A Sabbath Song for Parashat Noah

A Sabbath Song for Parashat Noah

Oct 29, 2011 By Judith Hauptman | Commentary | Noah

It is a lovely Jewish practice to sing songs at the Shabbat table. The little booklets that contain grace also provide the words of many zemirot, Sabbath songs. If we look at two of the more popular ones, Yah Ribbon and Mah Yedidot Menuhatekh, we find that their common theme is a plea to observe the Sabbath in the present, and a hope for a future in which God redeems the People Israel. But there is one song that differs from all the rest. It makes reference to this week’s Parashat No·ah. The name of the song is “The Dove Found a Place to Rest on the Sabbath (Yonah Maz’ah Bo Manoah).”

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In the Shadow of the Twin Towers

In the Shadow of the Twin Towers

Sep 10, 2011 By Judith Hauptman | Commentary | Ki Tetzei

As we approach the 10th anniversary of this tragedy, we can search in Parashat Ki Tetzei for a way to respond to it. The parashah ends with the verses about Amalek’s attack on the Israelites, shortly after they left Egypt (Deut. 25:17–19). The Torah says, “Remember what Amalek did to you . . . when you were famished and weary, [they] cut down the stragglers in your rear” (v. 18). According to the JPS translation, the words v’lo yarei Elohim (and not fearing God) at the very end of this verse refer not to the Israelites, as one might think, but to Amalek. The enemy did not fear the Divine, and so they attacked. The paragraph goes on to say that when the people of Israel reach their own land and are at peace, they should blot out all memory of Amalek itself, but always remember what Amalek did.

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Kedoshim in Context

Kedoshim in Context

Apr 30, 2011 By Judith Hauptman | Commentary | Kedoshim

Chapter 19 of Parashat Kedoshim contains some of the loftiest statements in the entire Torah. Consider, for example, “Love your neighbor as yourself” (verse 18) and “Light up the faces of the old” (verse 32). It is strange that this high-minded set of directives finds itself sandwiched between two chapters that focus on forbidden sexual liaisons: chapter 18 lists the bans and chapter 20 the punishments.

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Singing about Sacrifice

Singing about Sacrifice

Apr 16, 2011 By Judith Hauptman | Commentary | Pinehas

When I attended junior congregation as a child, one of my favorite Shabbat morning songs began with the words uv’yom haShabbat. We kids used to belt it out. I remember the same thing happening when I spent summers as a camper at Camp Ramah in the Poconos. But why sing today about slaughtering and offering up lambs on the altar in the Temple? An answer can be found in this week’s Parashat Pinhas, where these words, or rather these verses, originate.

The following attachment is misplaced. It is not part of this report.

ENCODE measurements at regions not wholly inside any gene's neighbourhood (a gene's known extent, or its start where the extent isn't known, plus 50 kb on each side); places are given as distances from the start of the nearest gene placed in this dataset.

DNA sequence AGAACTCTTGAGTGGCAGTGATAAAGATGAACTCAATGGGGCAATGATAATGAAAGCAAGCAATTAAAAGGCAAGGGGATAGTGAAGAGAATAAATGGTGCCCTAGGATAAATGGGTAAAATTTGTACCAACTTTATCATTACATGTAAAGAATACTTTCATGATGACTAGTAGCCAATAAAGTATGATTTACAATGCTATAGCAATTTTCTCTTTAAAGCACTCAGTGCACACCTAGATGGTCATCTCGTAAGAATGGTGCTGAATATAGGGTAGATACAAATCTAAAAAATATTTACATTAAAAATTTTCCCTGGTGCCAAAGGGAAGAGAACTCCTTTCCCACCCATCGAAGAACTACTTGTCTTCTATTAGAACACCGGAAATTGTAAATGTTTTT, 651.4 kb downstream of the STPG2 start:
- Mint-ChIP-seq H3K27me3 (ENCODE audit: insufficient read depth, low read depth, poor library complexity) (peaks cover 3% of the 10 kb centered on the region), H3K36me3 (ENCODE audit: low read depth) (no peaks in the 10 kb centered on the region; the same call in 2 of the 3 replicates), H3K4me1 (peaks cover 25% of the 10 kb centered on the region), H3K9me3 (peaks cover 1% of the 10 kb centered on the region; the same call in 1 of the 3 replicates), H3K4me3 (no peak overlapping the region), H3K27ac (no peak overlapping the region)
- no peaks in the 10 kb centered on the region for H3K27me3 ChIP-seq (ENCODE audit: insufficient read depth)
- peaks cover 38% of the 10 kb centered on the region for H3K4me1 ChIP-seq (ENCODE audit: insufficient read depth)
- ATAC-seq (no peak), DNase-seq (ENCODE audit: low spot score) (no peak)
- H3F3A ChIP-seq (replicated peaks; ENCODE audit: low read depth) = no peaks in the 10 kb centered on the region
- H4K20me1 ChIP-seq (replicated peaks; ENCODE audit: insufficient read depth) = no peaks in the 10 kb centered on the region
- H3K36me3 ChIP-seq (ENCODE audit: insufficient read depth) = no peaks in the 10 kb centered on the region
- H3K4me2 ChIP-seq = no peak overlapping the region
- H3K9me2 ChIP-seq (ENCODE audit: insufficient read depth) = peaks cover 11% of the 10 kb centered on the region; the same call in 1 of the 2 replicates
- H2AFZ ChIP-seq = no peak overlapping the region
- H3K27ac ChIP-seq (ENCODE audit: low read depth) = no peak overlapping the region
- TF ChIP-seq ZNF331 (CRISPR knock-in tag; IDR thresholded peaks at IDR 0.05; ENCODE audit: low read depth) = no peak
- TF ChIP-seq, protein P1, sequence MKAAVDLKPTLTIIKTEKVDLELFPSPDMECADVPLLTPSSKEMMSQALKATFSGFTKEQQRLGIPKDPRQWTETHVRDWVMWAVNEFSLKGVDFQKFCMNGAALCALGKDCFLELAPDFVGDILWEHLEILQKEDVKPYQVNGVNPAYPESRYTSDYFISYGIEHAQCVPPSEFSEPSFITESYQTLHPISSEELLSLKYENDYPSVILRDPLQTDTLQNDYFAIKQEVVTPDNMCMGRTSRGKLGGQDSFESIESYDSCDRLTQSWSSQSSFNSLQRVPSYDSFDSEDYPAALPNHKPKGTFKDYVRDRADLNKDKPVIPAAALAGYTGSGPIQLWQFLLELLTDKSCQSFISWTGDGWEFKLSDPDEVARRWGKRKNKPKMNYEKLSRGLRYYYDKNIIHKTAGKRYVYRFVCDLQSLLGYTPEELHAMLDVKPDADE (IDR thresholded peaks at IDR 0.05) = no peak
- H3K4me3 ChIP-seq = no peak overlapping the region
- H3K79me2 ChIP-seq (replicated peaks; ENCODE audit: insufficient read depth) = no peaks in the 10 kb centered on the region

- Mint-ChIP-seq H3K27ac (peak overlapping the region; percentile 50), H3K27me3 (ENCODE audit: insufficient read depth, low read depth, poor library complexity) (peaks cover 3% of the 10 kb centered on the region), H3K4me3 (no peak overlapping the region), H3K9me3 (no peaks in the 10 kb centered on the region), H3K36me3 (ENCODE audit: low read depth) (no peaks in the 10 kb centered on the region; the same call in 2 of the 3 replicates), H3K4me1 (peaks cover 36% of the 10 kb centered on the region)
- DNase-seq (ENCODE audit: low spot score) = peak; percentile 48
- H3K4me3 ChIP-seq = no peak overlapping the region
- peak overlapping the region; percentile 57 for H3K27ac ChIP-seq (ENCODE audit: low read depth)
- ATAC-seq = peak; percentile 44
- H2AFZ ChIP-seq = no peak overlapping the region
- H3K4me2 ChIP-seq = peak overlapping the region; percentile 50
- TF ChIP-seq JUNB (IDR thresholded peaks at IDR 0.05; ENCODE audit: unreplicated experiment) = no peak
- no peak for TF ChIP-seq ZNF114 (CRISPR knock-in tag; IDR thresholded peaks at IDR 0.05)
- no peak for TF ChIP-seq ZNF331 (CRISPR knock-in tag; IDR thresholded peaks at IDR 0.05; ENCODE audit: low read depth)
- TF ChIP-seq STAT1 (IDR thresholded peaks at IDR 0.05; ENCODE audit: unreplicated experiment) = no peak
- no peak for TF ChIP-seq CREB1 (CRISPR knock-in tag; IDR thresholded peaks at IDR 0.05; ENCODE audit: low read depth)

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Who Counts?

Who Counts?

Jul 3, 2010 By Judith Hauptman | Commentary | Pinehas

We all filled out census forms this year, as stipulated by the United States constitution. The closing date was March 31. My twin sons, who were born on March 30, 1980, were included in that year’s census as one-day-old babies. I sometimes joke that they burst out of the womb seven weeks early just so that they could be counted. The Bible, however, does not count children.

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Caring for Our Parents

Caring for Our Parents

May 9, 2009 By Judith Hauptman | Commentary | Aharei Mot | Kedoshim

The third verse of Parashat K’doshim says, “Ish imo v’aviv tira’u” (One should revere his mother and father) (Lev. 19:3). The same mandate appears twice as the fifth commandment, “Kabed et avikha v’et imekha” (Honor your father and your mother) (Exod. 20:12; Deut. 5:16). Honoring parents was considered a virtue in the Roman world. Parents took care of their children, and children were expected to return the favor when parents grew old. But Rome did not create a legal obligation to care for parents, and a child who refused to do so could not be compelled by the courts.

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Love for All

Love for All

May 9, 1998 By Judith Hauptman | Commentary | Aharei Mot | Kedoshim

This Shabbat we will read two Torah portions, Aharei Mot and K’doshim . The topics covered in these parashiyot range from the ritual requirement of sending a scapegoat out to the desert on Yom Kippur, to a list of forbidden sexual relationships, to fundamental social legislation, reminiscent somewhat of the Ten Commandments.

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